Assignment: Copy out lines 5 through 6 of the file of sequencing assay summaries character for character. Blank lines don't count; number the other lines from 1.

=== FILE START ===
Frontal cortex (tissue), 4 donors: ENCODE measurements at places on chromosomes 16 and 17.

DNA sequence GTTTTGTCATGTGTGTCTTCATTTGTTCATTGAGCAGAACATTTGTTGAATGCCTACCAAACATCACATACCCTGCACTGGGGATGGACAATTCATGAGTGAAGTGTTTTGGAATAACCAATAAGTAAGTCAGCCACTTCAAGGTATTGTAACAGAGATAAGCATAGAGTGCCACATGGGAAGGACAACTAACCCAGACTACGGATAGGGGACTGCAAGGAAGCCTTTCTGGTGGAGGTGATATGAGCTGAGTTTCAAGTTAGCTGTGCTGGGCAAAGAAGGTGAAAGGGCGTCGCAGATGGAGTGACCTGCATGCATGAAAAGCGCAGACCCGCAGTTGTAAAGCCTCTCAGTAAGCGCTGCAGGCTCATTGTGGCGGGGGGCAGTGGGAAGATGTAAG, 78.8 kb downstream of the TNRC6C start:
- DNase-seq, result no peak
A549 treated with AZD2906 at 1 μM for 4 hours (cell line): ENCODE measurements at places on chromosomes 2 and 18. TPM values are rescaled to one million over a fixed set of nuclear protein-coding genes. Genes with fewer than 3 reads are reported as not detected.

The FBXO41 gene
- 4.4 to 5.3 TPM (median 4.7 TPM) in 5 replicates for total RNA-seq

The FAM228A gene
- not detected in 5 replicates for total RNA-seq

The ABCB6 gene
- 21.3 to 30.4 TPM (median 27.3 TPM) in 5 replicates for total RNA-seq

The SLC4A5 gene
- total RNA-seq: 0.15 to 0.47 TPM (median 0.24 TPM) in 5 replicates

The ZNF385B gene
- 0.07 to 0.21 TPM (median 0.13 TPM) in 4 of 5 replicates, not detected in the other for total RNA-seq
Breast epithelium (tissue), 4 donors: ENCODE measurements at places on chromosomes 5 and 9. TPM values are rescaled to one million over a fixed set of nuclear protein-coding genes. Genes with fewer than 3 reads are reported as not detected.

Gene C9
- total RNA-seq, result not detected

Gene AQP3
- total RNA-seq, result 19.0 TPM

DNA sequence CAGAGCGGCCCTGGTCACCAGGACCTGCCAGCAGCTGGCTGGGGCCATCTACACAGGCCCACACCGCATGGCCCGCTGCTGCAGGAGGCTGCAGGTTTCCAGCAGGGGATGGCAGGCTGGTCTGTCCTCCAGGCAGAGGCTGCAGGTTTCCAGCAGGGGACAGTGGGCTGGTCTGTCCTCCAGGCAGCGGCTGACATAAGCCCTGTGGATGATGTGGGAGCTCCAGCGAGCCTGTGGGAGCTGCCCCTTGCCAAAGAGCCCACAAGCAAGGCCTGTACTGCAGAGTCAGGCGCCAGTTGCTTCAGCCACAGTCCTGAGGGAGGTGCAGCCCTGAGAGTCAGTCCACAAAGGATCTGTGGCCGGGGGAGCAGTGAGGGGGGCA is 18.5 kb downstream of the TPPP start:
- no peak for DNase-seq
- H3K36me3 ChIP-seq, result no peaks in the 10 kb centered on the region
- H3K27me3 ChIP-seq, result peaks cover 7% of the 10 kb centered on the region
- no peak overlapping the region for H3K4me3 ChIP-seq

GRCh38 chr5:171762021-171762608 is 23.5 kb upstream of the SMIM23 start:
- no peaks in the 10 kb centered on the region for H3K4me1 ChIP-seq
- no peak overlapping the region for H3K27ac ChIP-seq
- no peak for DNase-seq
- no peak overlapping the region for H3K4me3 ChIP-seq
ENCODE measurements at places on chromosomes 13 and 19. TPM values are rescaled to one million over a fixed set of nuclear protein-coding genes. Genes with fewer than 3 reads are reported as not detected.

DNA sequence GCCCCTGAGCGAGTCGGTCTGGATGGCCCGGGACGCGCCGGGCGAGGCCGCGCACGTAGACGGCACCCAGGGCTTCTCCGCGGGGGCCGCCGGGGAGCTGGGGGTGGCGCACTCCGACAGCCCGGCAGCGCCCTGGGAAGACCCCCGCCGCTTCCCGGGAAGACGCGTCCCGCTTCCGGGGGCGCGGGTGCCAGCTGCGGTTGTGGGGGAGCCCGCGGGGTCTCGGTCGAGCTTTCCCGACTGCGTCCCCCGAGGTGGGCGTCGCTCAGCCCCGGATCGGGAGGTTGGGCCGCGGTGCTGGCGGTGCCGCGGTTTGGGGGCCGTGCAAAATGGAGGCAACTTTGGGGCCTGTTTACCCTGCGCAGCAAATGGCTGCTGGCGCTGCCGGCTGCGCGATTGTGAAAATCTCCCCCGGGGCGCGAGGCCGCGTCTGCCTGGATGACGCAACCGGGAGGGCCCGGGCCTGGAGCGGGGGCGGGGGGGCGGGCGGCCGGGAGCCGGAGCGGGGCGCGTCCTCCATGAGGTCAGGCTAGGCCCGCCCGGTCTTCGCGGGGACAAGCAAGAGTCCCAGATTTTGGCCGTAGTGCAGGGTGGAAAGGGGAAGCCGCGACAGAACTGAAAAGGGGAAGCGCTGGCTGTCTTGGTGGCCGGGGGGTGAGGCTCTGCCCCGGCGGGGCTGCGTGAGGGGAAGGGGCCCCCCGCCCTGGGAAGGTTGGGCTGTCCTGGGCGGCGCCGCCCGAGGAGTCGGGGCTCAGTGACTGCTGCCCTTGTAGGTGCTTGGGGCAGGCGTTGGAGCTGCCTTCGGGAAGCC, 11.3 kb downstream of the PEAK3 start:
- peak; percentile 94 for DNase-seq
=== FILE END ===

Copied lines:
The FBXO41 gene
- 4.4 to 5.3 TPM (median 4.7 TPM) in 5 replicates for total RNA-seq